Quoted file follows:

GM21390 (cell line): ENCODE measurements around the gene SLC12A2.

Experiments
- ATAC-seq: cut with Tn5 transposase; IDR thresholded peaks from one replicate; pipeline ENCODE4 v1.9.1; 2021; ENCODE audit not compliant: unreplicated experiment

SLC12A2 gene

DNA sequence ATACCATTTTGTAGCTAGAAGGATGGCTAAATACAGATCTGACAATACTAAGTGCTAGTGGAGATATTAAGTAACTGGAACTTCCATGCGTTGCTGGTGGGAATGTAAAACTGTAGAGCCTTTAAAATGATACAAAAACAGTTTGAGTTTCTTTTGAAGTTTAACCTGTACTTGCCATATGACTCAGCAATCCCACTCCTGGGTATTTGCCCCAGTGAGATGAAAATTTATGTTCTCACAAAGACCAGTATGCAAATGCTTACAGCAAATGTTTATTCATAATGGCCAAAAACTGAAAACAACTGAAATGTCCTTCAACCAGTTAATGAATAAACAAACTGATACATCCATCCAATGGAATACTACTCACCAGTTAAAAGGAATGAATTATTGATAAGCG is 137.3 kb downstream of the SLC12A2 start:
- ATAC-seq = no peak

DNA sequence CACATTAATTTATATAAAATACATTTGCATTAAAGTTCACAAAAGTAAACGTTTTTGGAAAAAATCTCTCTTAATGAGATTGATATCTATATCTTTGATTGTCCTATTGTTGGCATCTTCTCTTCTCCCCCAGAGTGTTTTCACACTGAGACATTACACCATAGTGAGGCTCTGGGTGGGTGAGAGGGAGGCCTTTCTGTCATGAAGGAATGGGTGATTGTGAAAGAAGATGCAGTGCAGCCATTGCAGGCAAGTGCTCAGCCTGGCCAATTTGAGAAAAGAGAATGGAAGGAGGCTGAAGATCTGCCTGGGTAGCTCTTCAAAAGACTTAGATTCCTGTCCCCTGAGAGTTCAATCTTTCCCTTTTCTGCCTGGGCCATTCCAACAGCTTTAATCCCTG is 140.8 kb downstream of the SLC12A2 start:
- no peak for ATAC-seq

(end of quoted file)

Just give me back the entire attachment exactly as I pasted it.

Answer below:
GM21390 (cell line): ENCODE measurements around the gene SLC12A2.

Experiments
- ATAC-seq: cut with Tn5 transposase; IDR thresholded peaks from one replicate; pipeline ENCODE4 v1.9.1; 2021; ENCODE audit not compliant: unreplicated experiment

SLC12A2 gene

DNA sequence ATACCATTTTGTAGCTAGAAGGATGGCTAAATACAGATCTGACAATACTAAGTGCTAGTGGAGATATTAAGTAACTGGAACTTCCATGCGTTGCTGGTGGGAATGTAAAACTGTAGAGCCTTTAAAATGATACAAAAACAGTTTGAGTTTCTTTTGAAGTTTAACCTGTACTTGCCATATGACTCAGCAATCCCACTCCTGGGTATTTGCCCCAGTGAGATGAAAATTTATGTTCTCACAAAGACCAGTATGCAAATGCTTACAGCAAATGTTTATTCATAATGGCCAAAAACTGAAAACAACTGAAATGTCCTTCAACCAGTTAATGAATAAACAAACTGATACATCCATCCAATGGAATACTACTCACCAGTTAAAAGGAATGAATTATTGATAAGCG is 137.3 kb downstream of the SLC12A2 start:
- ATAC-seq = no peak

DNA sequence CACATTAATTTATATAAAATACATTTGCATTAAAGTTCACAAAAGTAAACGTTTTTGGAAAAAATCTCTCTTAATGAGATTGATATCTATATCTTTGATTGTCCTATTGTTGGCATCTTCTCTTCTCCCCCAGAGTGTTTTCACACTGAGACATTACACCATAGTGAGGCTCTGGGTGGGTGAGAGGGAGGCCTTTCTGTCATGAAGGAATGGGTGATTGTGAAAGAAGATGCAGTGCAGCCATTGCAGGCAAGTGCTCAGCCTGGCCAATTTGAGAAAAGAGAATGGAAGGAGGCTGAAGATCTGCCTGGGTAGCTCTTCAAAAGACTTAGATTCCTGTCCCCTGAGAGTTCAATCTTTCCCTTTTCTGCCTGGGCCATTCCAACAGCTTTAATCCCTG is 140.8 kb downstream of the SLC12A2 start:
- no peak for ATAC-seq